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The practice of Victor Manuel Frías is focused on commercial law, including competition, mergers and acquisitions and arbitration.

On the competition side, Mr. Frías has represented clients in numerous cartel investigations before the Competition Commission in different industries for over 20 years. He frequently represents clients in pre-merger filings. Mr. Frías has been ranked by different publications as one of Mexico’s premier competition attorneys. He often appears before Mexico’s Federal Specialized Courts in Competition and Telecommunications matters.

On the M&A front, Mr. Frías has also been ranked as one of Mexico’s leading attorneys. In 2017, he closed the largest acquisition in Mexico for over $2.3 billion. He has represented acquirors (both Mexican and foreign), targets, and investment funds in a large number of acquisitions, takeovers, and joint ventures. He also counsels clients on a broad range of corporate and business-related matters, including corporate governance, corporate compliance matters and internal investigations. Mr. Frías has had substantial transactional involvement in numerous industries, including health care, information technology, retail, and the food industry. He has been ranked by Who’s Who as one of Mexico’s premier attorneys in IT matters.

Mr. Frías’s experience in commercial arbitration includes disputes involving contracts, construction, and corporate law. In a matter that is frequently reviewed by specialized literature in Mexico, he obtained an award in excess of $350 million on behalf of an international EPC contractor in an ICC arbitration against Mexico’s national oil company involving claims of delay and additional costs incurred in the design and construction of an offshore oil and gas production platform.



  • Advised Mexican and foreign companies in several cartel and vertical restraints and merger control processes, and has published articles in this field.°
  •  Representation of one of the main hermetic compressors manufacturers in the investigation triggered by the Competition Commission into that market, including appeals before newly created Federal specialized Circuit Courts in telecommunications and competition matters having to do with the interaction between the 1992 Competition Law and the 2013 amendment to the Mexican Constitution.°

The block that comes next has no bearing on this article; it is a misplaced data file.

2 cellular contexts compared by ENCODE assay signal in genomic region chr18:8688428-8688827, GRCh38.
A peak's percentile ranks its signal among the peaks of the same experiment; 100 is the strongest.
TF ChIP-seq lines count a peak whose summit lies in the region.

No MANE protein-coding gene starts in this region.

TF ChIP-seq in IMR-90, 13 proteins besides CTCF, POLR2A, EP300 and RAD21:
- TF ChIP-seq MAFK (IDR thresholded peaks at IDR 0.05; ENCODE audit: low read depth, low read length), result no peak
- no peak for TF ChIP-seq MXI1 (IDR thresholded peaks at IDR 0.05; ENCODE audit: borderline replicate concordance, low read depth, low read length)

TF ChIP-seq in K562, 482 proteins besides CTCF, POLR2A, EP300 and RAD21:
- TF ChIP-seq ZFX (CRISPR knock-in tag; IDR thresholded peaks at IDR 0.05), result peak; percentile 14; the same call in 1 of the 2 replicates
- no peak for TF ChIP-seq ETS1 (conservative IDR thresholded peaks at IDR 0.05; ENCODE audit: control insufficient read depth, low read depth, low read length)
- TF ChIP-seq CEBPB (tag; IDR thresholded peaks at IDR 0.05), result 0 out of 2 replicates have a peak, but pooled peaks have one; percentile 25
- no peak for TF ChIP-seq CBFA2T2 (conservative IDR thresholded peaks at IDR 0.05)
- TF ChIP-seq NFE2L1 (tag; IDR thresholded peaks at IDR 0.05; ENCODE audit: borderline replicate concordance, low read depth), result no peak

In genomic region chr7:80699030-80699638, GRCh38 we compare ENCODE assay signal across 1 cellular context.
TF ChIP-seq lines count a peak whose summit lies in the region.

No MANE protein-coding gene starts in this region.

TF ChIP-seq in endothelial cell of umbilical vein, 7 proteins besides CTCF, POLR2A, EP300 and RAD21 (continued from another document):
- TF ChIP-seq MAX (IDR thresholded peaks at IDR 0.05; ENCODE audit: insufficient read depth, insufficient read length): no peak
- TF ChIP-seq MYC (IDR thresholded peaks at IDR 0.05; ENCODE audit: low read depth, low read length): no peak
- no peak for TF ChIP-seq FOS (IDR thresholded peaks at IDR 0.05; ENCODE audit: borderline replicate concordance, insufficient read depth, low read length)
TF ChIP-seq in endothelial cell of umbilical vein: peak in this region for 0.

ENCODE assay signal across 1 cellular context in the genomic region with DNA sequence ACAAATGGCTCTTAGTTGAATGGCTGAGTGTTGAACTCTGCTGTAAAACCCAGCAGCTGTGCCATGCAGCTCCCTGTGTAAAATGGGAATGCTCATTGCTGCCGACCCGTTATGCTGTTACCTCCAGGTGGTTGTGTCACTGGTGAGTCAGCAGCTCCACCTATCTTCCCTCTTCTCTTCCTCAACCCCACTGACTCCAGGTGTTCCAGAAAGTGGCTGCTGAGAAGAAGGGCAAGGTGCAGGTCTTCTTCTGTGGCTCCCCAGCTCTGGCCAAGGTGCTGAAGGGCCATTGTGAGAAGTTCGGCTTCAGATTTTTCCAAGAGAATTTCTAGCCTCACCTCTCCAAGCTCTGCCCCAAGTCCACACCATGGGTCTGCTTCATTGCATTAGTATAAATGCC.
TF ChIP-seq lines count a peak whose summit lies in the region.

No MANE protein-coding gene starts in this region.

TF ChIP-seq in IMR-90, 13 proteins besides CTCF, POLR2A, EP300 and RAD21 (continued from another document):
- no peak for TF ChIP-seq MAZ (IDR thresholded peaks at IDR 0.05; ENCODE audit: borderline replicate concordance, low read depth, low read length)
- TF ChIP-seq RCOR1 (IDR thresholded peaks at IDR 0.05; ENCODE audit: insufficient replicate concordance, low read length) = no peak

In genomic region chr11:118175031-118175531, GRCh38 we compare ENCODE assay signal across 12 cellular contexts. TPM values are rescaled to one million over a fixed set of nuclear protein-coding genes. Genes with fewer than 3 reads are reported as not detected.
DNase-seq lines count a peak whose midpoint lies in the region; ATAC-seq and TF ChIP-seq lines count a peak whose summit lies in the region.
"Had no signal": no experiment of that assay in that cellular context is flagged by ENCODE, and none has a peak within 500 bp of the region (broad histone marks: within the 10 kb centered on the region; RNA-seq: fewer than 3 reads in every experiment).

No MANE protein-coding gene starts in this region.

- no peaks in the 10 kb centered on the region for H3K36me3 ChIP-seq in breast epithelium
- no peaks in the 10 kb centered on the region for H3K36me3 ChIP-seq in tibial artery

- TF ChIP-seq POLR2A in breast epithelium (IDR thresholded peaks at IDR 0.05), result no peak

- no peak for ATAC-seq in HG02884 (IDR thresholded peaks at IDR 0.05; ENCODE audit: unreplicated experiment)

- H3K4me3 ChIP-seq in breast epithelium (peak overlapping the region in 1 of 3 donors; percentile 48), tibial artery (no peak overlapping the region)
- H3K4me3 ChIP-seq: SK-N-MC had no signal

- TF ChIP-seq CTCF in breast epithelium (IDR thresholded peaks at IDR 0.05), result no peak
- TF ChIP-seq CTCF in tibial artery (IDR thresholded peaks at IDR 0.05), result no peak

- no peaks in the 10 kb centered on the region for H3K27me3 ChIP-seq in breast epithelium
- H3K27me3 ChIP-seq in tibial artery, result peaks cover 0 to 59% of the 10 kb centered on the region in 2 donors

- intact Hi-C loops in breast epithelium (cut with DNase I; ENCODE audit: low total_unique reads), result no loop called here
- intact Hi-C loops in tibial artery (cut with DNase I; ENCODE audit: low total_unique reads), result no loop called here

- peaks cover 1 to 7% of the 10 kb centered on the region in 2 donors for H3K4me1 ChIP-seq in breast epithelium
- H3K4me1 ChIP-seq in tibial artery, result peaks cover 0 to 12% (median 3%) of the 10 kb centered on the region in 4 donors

• Since the enactment of the 1992 Competition Law, has notified national and international mergers and concentrations before the Competition Commission, and has negotiated conditions to facilitate the approval of transactions resulting in high concentration indexes in different markets.°
  • Requested the triggering of investigations into different markets by the Competition Commission due to unjustified vertical restraints or cartel activities and represented clients in ex-officio investigations triggered by the Commission into the medicines, cement, travelling services, CRTs, ODDs, LCDs, among other markets.°
  • Regularly advised international companies on its commercial and marketing activities to facilitate compliance with competition and anti-unfair competition regulations.°

  • Representation of investment funds in their acquisition of Mexican companies and the structuring of exit strategies, and, in coordination with the Firm's litigation group, has also recovered investments through Mexican Courts.°

°The above representations were handled by Mr. Frías Garcés prior to his joining Greenberg Traurig, S.C.

  • Professor, Universidad Iberoamericana, Contracts and Corporations, 2002-2015
  • In conjunction with the Comisión Mexicana de Defensa y Promoción de los Derechos Humanos (“CMDPDH”) or the Mexican Commission for the Defense and Promotion of Human Rights, Greenberg Traurig’s Mexico City pro bono team represented a Salvadorian family seeking refugee status in a litigation against the procedural decision issued by the Comisión Mexicana de Ayuda a Refugiados (“COMAR”) or the Mexican Commission for Refugee Aid. The procedural decision indefinitely suspended interview applications for refugee status and the issuance of resolutions, which are essential phases in the Procedimiento de Reconocimiento de la Condición de Refugiado (“PRCR”) or the Procedure for the Recognition of Refugee Status. The judge ruled in the family’s favor and found the contested procedural decision unconstitutional for leaving asylum seekers and detained individuals in a state of legal uncertainty in Mexico.

Recognition & Leadership

  • Listed, Thomson Reuters, "Stand-Out Lawyers," 2023
  • Listed, Chambers Latin America, "Leading Individual in Competition/Antitrust Matters in Mexico," 2011-2024
  • Listed, Best Lawyers, “Best Lawyers in Mexico,” 2021-2024
  • Listed, The Legal 500 Latin America Guide, 2021-2024
    • Leading Lawyers - Latin America: Mexico – Competition and Antitrust, 2021-2024
    • Latin America: Mexico – Corporate & M&A, 2021, 2023 and 2024
    • Latin America: Mexico - Compliance, 2024
  • Listed, Latin Lawyer, "Latin Lawyer 250 - Practice Recognition: Antitrust & Competition; Corporate and M&A," 2020-2024
  • Listed, Who’s Who Legal, "Leading Telecommunications and Regulation in Mexico," 2015


  • Law Degree, Escuela Libre de Derecho, Mexico City, D.F., Mexico, 1995
  • Postgraduate degree, Tax, Escuela Libre de Derecho, Mexico City, D.F., Mexico, 1999
  • LL.M., University of Chicago Law School, 2000
  • Mexico
  • Spanish, Native
  • English, Fluent